Putting “fake news” and First Amendment to the test

The term “fake news” has entered the vernacular in recent years, but there is nothing phony about the study done by distinguished researchers at Stanford and New York University titled “Trends in the Diffusion of Misinformation on Social Media.” Those researchers recently published their findings after studying 570 fake news websites and 10,240 fake news stories on Facebook and Twitter over a three-year period. Not too far behind them in the study of fake news are Colorado Academy’s Seventh Grade students studying digital literacy in their “Outside the Box: Critical and Creative Thinking” course.

Digital literacy

Outside the Box is a yearlong social studies course designed to help students examine contemporary social issues from a variety of perspectives. Digital literacy is just one of many topics students tackle. “Our students are inundated with an enormous amount of information,” says Middle School social studies teacher Forbes Cone. “We have an obligation to give them the tools to make sense of that information.”

Teachers introduce the concept of digital literacy by asking students to consider key questions: What is news? What makes news newsworthy? What is bias? What is the role of news as democracy’s watchdog? How can you recognize a fake news story?

“There was a time when you would read something and have reasonable confidence in the editorial process,” Cone says. “There was possible bias, but at least the content was not made up. Now anything can be published and look authoritative, so how can students filter between reliable and fake information?”

Since their online experience is curated based on their search terms, students study the role of algorithms in their searches, learning how an algorithm might limit their ability to see different perspectives, creating an echo chamber of information. They study real-world examples of fake news like the infamous “Pizzagate” conspiracy theory that linked members of the Democratic Party to alleged child trafficking in a Washington, D.C., restaurant and led to a shooting incident.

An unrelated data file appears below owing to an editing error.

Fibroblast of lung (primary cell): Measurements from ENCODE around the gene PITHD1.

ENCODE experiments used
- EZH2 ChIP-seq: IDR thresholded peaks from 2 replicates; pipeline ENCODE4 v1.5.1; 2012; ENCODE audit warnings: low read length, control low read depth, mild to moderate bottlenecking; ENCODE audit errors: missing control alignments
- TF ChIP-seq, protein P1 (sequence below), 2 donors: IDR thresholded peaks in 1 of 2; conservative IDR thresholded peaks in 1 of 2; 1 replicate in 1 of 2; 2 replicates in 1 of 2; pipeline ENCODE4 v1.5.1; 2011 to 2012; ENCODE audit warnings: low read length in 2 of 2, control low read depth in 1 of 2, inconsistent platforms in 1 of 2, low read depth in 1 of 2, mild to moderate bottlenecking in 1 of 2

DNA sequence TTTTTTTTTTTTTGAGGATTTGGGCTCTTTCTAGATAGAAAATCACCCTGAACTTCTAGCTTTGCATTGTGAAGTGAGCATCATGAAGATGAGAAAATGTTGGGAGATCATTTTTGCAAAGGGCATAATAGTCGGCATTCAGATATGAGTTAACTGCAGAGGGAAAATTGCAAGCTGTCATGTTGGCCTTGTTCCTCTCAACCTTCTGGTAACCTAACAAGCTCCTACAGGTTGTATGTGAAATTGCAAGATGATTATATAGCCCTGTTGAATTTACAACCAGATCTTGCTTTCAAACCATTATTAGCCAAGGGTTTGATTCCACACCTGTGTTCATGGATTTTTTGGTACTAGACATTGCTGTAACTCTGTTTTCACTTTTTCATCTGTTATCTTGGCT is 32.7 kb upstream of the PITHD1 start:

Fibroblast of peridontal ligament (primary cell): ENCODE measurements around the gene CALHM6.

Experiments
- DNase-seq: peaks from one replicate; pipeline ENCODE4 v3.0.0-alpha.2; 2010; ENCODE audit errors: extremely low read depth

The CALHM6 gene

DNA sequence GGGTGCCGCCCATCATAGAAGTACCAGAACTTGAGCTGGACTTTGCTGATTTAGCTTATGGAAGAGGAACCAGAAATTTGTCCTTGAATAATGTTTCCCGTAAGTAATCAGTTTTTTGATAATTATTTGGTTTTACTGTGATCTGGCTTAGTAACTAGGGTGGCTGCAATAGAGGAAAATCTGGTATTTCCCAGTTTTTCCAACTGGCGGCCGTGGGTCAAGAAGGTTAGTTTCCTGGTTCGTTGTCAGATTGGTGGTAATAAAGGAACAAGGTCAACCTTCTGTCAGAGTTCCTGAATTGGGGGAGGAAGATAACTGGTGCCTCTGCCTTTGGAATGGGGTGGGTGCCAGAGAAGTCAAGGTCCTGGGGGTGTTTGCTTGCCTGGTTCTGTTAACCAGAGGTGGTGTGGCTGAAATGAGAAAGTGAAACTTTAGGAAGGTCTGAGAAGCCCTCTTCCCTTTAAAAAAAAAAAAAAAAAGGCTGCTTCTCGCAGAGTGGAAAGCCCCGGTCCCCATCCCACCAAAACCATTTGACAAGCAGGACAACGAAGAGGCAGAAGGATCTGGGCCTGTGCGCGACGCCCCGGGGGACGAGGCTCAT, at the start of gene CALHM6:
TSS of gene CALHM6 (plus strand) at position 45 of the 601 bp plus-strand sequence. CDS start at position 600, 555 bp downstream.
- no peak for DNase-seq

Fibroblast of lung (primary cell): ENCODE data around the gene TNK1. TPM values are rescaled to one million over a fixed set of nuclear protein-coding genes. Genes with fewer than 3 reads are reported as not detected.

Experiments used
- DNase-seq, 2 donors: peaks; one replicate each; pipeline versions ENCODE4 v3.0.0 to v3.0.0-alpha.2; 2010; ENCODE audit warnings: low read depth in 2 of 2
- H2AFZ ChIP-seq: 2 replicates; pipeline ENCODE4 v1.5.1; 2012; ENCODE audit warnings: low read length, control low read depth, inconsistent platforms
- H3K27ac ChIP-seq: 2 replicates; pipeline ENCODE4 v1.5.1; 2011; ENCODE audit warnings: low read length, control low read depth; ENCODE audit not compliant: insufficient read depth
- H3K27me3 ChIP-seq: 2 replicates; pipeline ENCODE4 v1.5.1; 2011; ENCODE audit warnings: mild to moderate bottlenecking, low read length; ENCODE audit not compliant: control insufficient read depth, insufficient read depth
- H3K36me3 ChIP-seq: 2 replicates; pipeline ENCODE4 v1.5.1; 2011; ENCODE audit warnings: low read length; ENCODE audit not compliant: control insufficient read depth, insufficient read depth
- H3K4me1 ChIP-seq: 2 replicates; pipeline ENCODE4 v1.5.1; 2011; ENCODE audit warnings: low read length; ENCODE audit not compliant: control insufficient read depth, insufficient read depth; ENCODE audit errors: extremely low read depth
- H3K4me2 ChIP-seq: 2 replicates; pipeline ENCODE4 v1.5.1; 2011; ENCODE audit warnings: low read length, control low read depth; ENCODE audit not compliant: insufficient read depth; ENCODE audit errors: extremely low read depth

Then students took what they had learned and researched the world of fake news on a new level.

Forbes Cone leading Seventh Grade students in Digital Literacy unit

Fake tweets and First Amendment test

Working in small groups, some students created surveys with examples of fake and real tweets and asked respondents—including younger students, older students, faculty, and staff—to distinguish the real from the fake. They had to design the survey, figure out how to deliver it, collect and analyze their data, and present their findings to their class.

Fraser Smith’s group titled their survey “Ridiculous or Real?” One example in the survey appeared to be a tweet from Carolina Panther Quarterback Cam Newton: “Participation trophies are a joke and encourage kids to be lazy.” Another appeared to be from Los Angeles Chargers QB Geno Smith: “I been studying this whole flat earth vs. globe thing…and I may be with Kyrie on this…b4 you judge do some HW but what do you guys think?” So which of those tweets is real, and which is fake? Keep reading to find out.